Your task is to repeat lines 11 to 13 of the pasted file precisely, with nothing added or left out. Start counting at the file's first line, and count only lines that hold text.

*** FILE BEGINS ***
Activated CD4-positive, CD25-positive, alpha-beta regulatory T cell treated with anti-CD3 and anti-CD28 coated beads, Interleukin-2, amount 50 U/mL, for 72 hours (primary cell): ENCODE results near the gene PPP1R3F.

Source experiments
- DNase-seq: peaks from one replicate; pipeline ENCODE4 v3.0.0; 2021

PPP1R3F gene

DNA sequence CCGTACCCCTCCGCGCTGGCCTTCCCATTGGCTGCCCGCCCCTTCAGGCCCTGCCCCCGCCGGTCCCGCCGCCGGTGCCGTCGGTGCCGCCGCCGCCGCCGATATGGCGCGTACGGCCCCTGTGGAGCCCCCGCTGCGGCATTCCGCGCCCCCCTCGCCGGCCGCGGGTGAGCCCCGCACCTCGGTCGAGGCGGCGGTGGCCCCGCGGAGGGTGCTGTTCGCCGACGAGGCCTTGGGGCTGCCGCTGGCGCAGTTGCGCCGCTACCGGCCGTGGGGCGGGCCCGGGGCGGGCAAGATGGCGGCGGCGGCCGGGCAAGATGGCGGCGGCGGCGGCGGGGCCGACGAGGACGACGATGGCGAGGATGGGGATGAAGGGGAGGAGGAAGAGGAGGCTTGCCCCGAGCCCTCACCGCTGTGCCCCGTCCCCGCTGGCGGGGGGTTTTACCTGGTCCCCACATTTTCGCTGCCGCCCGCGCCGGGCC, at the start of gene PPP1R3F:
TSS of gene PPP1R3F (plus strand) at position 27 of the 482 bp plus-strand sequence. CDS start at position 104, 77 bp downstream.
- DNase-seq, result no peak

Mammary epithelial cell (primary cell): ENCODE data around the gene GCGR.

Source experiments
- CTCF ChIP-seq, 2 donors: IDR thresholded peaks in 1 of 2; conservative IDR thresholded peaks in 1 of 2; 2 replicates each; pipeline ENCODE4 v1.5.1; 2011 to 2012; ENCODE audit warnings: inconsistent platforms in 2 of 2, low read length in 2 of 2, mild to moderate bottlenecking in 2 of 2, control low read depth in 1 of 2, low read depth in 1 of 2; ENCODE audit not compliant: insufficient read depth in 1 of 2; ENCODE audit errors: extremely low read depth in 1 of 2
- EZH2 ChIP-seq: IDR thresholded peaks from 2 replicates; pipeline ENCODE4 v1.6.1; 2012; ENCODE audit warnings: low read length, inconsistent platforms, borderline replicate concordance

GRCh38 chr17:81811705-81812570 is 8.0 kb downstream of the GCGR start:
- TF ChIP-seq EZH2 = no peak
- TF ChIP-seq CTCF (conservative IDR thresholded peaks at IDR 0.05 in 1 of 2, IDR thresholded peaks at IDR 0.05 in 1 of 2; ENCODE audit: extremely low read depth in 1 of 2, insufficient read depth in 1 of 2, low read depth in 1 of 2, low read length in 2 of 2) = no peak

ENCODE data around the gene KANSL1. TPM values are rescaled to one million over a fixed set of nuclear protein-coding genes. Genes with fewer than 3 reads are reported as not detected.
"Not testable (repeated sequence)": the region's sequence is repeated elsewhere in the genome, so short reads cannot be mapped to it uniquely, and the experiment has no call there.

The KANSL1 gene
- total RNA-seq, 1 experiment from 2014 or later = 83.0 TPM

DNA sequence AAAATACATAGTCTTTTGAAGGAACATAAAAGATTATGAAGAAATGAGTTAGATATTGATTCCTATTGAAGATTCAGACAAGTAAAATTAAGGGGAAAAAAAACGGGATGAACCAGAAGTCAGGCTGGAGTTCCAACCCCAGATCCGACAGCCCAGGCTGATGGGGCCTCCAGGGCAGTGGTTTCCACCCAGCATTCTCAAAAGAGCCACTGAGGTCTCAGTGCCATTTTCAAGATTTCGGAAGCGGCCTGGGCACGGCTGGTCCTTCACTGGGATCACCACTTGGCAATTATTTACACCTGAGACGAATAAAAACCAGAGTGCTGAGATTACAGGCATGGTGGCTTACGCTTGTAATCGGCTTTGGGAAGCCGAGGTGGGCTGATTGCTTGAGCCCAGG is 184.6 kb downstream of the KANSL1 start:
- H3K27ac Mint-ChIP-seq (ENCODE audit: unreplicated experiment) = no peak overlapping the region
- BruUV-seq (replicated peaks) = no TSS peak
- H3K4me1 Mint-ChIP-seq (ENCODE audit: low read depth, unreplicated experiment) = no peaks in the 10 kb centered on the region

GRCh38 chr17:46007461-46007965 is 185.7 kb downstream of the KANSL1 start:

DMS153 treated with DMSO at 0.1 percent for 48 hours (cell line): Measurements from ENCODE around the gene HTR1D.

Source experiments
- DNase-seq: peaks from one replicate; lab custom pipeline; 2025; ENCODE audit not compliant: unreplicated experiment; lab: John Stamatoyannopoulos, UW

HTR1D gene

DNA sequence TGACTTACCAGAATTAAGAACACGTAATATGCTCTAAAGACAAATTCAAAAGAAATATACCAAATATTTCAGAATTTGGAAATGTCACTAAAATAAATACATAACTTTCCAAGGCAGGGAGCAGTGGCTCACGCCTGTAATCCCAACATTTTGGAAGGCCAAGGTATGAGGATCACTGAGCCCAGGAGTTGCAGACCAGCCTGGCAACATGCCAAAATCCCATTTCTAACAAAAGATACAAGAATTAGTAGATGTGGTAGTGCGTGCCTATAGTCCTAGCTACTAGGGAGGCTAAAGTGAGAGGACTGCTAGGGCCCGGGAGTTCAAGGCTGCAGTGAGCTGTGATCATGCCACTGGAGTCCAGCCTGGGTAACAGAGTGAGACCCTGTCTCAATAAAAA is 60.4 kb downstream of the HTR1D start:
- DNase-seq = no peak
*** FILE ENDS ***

- EZH2 ChIP-seq: IDR thresholded peaks from 2 replicates; pipeline ENCODE4 v1.6.1; 2012; ENCODE audit warnings: low read length, inconsistent platforms, borderline replicate concordance

GRCh38 chr17:81811705-81812570 is 8.0 kb downstream of the GCGR start:
- TF ChIP-seq EZH2 = no peak